Finance professors Cliff Rossi, Albert "Pete" Kyle and Ethan Cohen-Cole are available to the media to discuss the broad range of implications surrounding the federal government’s $26 billion settlement with five major lenders that allegedly committed foreclosure abuses against homebuyers.
The agreement settles yearlong federal and state probes against Ally Financial Inc., Bank of America Corp., Citigroup Inc., J.P. Morgan Chase & Co., and Wells Fargo & Co.
The deal is reported to be the largest government-industry settlement since the 1998 multistate deal with the tobacco industry.
Among related subtopics, Rossi and Cohen-Cole can discuss:
- Whether the agreement is an equitable remedy for affected mortgage holders
- Whether the agreement can effectively mitigate future wrongdoing – as allegedly committed by the banks
- Implications for home buyers and banks in the home-lending market
Cohen-Cole says the agreement is unlikely to have any impact on the housing market in the short run. "The agreement allows banks to dispense with considerable legal risk in exchange for a relatively small sum -- 'small' in the sense that there is about $700 billion in underwater equity right now." He also sees no deterrent effect. "The payments are not punitive," he said. "(The payments) are largely structured to ensure that the banks can pay them without significant harm. This provides some short-term, minor relief to some homeowners without the specter of under-capitalized banks."
Formerly a financial economist at the Federal Reserve Bank of Boston, Cohen-Cole’s research interests include consumer finance and financial institutions. His work on consumer finance includes work on the supply of credit, the determinants of the consumer bankruptcy decision, and decision making in delinquency. Cohen-Cole's work on financial institutions has focused on the linkages between bank regulation and monetary policy as well as the nature and path of the 2007-2009 financial crisis.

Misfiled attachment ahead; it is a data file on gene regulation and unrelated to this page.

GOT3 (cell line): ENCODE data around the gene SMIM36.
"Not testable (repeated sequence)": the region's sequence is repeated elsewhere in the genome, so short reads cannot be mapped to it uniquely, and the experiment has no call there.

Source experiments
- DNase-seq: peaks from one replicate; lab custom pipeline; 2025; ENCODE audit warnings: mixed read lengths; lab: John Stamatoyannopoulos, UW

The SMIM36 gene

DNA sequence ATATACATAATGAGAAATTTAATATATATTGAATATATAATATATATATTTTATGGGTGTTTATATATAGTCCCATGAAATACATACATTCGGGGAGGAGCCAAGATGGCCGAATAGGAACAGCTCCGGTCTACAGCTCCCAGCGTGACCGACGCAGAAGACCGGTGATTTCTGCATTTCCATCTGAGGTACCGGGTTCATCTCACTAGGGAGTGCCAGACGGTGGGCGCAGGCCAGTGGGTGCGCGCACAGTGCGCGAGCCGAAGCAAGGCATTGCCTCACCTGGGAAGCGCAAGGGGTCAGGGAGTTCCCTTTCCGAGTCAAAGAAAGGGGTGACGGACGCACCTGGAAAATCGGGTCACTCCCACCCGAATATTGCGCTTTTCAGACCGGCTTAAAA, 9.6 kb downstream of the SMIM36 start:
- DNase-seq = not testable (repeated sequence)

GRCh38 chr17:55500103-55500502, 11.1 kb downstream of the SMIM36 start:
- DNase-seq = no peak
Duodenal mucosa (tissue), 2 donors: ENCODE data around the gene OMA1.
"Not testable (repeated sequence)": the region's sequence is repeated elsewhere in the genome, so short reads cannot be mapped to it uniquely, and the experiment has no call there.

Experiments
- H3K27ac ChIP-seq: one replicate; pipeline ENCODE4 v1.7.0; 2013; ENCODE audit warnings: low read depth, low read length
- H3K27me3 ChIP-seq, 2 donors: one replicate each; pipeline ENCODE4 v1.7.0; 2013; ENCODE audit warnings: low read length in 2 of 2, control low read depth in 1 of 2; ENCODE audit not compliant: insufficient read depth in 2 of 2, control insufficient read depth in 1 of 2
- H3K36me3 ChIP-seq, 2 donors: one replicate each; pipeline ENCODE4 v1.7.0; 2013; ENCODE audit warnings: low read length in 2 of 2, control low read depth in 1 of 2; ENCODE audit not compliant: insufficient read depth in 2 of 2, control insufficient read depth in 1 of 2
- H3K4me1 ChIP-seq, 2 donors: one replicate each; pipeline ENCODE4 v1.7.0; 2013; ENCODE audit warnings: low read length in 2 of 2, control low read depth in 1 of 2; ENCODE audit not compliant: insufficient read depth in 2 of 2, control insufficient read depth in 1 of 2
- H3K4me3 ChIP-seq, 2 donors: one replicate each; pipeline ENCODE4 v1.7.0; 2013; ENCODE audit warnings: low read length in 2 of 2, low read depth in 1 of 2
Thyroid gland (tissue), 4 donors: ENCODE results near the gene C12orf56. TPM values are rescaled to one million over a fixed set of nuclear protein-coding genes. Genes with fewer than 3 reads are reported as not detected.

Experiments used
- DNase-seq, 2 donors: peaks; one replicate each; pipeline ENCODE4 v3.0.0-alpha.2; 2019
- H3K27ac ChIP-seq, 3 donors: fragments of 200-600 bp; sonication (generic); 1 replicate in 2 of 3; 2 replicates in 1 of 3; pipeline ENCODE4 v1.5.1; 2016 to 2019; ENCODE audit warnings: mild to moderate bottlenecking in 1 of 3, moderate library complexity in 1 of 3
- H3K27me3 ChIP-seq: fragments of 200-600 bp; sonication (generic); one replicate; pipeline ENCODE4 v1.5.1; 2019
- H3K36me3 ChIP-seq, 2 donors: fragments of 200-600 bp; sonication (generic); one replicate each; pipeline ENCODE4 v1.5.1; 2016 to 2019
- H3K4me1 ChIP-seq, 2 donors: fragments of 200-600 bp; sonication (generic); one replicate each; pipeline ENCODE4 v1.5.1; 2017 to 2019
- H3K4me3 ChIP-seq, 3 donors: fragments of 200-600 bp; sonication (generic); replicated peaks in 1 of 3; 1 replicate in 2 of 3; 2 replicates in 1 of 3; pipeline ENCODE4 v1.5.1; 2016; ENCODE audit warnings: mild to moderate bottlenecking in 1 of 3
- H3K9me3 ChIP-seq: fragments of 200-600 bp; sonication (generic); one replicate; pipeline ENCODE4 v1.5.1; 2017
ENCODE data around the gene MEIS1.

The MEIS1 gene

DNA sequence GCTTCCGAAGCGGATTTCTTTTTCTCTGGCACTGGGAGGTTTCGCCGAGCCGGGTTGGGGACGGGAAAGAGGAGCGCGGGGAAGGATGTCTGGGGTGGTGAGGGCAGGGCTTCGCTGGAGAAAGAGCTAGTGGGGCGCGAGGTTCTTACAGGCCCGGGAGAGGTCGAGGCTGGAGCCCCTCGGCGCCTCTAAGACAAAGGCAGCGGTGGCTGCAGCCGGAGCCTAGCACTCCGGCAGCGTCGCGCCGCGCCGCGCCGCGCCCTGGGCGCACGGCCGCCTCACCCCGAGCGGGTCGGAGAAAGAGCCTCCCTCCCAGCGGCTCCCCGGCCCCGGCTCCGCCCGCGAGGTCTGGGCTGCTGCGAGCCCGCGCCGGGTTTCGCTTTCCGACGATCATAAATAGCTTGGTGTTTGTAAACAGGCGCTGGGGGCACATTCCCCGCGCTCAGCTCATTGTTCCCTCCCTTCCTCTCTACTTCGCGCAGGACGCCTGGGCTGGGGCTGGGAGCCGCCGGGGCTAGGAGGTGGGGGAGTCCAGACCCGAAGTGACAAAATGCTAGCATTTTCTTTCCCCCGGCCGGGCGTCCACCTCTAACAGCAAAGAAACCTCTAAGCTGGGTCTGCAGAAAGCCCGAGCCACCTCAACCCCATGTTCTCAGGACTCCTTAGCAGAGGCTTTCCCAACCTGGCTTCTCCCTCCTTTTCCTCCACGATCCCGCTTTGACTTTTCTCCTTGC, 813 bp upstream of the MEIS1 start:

Contact Ethan Cohen-Cole at email@example.com or 301 541 7227.
Rossi, executive-in-residence and Tyser Teaching Fellow, also can address the implications for the metro Washington D.C. real estate market. He has 25-plus years in the banking and regulatory industries, including senior risk management positions at Freddie Mac and Fannie Mae, plus live-interview experience on CNN, C-SPAN and others.
Contact Cliff Rossi at firstname.lastname@example.org or 301-908-2536.
Kyle, the Smith School's Charles E. Smith Chair Professor of Finance, focuses his research on theoretical market microstructure and covers such topics as market manipulation, price volatility, information content of market prices and market liquidity. He is a fellow of the Econometric Society and a board member of the American Finance Association. He served as a staff member of the Presidential Task Force on Market Mechanisms (Brady Commission) after the stock market crash of 1987 and is a currently a member of NASDAQ's economic advisory board.
Contact Albert "Pete" Kyle at email@example.com or 301-405-9684.